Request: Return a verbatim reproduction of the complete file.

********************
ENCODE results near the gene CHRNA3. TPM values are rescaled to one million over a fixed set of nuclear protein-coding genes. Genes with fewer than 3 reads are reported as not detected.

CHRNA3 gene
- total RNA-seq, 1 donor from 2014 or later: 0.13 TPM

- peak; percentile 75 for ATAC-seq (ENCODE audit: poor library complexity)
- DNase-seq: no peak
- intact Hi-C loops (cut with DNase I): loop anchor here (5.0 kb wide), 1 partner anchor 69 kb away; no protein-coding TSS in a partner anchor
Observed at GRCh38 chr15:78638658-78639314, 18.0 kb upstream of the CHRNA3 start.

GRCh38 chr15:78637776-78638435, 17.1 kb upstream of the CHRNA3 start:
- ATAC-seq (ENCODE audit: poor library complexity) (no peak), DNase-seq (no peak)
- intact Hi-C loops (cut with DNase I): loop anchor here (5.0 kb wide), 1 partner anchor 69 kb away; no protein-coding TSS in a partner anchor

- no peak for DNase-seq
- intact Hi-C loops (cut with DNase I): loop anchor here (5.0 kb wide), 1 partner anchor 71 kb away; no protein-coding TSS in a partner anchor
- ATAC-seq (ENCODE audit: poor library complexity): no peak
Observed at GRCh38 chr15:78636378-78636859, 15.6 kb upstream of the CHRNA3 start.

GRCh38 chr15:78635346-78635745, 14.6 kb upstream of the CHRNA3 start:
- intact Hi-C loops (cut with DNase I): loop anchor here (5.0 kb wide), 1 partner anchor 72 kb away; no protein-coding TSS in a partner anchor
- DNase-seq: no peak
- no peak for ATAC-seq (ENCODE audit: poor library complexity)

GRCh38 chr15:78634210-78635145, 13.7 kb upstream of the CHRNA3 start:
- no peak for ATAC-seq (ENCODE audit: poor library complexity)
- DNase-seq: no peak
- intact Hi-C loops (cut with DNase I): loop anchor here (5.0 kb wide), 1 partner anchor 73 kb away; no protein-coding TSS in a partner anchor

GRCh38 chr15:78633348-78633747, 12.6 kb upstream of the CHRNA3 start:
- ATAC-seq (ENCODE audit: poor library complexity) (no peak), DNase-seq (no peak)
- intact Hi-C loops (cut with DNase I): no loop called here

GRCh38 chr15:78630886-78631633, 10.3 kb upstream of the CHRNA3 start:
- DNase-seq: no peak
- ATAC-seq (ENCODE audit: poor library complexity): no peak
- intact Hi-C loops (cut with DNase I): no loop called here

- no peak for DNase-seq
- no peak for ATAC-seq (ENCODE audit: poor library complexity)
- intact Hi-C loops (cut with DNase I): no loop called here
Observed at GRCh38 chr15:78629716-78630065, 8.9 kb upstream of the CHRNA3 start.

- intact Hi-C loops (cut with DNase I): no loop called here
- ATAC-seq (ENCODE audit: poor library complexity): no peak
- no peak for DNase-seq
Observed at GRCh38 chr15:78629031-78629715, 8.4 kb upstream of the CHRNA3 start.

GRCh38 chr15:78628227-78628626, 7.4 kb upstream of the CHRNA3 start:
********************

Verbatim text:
ENCODE results near the gene CHRNA3. TPM values are rescaled to one million over a fixed set of nuclear protein-coding genes. Genes with fewer than 3 reads are reported as not detected.

CHRNA3 gene
- total RNA-seq, 1 donor from 2014 or later: 0.13 TPM

- peak; percentile 75 for ATAC-seq (ENCODE audit: poor library complexity)
- DNase-seq: no peak
- intact Hi-C loops (cut with DNase I): loop anchor here (5.0 kb wide), 1 partner anchor 69 kb away; no protein-coding TSS in a partner anchor
Observed at GRCh38 chr15:78638658-78639314, 18.0 kb upstream of the CHRNA3 start.

GRCh38 chr15:78637776-78638435, 17.1 kb upstream of the CHRNA3 start:
- ATAC-seq (ENCODE audit: poor library complexity) (no peak), DNase-seq (no peak)
- intact Hi-C loops (cut with DNase I): loop anchor here (5.0 kb wide), 1 partner anchor 69 kb away; no protein-coding TSS in a partner anchor

- no peak for DNase-seq
- intact Hi-C loops (cut with DNase I): loop anchor here (5.0 kb wide), 1 partner anchor 71 kb away; no protein-coding TSS in a partner anchor
- ATAC-seq (ENCODE audit: poor library complexity): no peak
Observed at GRCh38 chr15:78636378-78636859, 15.6 kb upstream of the CHRNA3 start.

GRCh38 chr15:78635346-78635745, 14.6 kb upstream of the CHRNA3 start:
- intact Hi-C loops (cut with DNase I): loop anchor here (5.0 kb wide), 1 partner anchor 72 kb away; no protein-coding TSS in a partner anchor
- DNase-seq: no peak
- no peak for ATAC-seq (ENCODE audit: poor library complexity)

GRCh38 chr15:78634210-78635145, 13.7 kb upstream of the CHRNA3 start:
- no peak for ATAC-seq (ENCODE audit: poor library complexity)
- DNase-seq: no peak
- intact Hi-C loops (cut with DNase I): loop anchor here (5.0 kb wide), 1 partner anchor 73 kb away; no protein-coding TSS in a partner anchor

GRCh38 chr15:78633348-78633747, 12.6 kb upstream of the CHRNA3 start:
- ATAC-seq (ENCODE audit: poor library complexity) (no peak), DNase-seq (no peak)
- intact Hi-C loops (cut with DNase I): no loop called here

GRCh38 chr15:78630886-78631633, 10.3 kb upstream of the CHRNA3 start:
- DNase-seq: no peak
- ATAC-seq (ENCODE audit: poor library complexity): no peak
- intact Hi-C loops (cut with DNase I): no loop called here

- no peak for DNase-seq
- no peak for ATAC-seq (ENCODE audit: poor library complexity)
- intact Hi-C loops (cut with DNase I): no loop called here
Observed at GRCh38 chr15:78629716-78630065, 8.9 kb upstream of the CHRNA3 start.

- intact Hi-C loops (cut with DNase I): no loop called here
- ATAC-seq (ENCODE audit: poor library complexity): no peak
- no peak for DNase-seq
Observed at GRCh38 chr15:78629031-78629715, 8.4 kb upstream of the CHRNA3 start.

GRCh38 chr15:78628227-78628626, 7.4 kb upstream of the CHRNA3 start: